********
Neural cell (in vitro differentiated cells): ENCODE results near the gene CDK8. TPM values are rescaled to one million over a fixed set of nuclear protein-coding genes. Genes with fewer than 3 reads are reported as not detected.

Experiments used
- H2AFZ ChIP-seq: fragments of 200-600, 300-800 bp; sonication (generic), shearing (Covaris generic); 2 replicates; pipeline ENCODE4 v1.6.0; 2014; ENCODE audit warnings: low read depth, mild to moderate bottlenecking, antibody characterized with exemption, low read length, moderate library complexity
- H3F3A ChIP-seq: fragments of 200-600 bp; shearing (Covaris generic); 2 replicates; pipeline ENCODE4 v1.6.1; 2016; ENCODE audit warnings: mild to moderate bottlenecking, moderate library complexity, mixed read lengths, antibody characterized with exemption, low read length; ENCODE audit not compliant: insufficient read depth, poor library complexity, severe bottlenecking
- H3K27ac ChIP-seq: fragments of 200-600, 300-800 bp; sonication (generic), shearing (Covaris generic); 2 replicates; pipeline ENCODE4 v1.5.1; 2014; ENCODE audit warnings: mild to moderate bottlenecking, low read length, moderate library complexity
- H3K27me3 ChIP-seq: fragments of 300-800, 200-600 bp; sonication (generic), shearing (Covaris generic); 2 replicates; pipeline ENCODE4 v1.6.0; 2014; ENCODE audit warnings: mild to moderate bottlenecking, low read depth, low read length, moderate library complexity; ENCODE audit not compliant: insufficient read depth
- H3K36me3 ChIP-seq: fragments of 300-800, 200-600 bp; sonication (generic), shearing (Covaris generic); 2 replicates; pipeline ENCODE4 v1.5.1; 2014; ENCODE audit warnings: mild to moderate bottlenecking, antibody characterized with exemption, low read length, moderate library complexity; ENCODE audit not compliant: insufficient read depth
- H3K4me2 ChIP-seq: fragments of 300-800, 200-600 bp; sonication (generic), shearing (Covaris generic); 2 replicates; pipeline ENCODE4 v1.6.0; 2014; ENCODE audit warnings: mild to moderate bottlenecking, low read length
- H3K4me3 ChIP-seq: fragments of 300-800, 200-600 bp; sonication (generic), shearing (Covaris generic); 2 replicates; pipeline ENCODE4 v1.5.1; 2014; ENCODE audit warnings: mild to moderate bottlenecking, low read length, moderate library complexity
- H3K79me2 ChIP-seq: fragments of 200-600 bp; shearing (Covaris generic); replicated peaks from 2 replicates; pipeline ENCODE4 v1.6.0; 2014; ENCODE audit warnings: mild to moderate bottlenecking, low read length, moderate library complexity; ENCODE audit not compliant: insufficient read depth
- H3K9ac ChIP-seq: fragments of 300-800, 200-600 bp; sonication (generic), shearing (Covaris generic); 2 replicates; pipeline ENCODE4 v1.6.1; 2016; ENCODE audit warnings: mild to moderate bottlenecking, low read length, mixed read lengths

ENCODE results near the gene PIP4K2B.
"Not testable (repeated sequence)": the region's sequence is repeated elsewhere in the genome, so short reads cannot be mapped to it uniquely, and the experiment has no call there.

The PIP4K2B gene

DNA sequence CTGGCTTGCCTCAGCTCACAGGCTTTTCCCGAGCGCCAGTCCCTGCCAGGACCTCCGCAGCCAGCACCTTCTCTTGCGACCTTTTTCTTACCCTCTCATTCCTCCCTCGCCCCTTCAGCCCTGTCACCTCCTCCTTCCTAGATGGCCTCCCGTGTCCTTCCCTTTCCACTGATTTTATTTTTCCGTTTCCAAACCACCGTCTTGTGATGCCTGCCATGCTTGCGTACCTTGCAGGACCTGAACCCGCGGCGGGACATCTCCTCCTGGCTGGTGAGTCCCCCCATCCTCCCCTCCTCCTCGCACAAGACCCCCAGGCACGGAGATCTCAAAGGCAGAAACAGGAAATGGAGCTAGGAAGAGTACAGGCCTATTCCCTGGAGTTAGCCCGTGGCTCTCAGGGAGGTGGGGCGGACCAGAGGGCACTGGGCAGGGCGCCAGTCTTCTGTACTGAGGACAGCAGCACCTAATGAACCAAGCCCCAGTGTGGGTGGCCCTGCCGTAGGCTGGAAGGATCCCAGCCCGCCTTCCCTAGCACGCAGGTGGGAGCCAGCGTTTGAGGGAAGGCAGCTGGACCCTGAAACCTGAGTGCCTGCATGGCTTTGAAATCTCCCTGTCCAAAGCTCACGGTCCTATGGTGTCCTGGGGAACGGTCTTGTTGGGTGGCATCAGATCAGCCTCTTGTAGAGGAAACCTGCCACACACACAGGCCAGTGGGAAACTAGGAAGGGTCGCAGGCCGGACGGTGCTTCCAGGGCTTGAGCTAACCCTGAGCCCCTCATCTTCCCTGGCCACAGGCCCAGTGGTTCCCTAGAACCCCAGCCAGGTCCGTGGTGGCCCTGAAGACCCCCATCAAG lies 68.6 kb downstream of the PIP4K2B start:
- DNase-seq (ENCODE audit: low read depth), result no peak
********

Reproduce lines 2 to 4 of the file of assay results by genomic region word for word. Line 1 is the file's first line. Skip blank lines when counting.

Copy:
Experiments used
- H2AFZ ChIP-seq: fragments of 200-600, 300-800 bp; sonication (generic), shearing (Covaris generic); 2 replicates; pipeline ENCODE4 v1.6.0; 2014; ENCODE audit warnings: low read depth, mild to moderate bottlenecking, antibody characterized with exemption, low read length, moderate library complexity
- H3F3A ChIP-seq: fragments of 200-600 bp; shearing (Covaris generic); 2 replicates; pipeline ENCODE4 v1.6.1; 2016; ENCODE audit warnings: mild to moderate bottlenecking, moderate library complexity, mixed read lengths, antibody characterized with exemption, low read length; ENCODE audit not compliant: insufficient read depth, poor library complexity, severe bottlenecking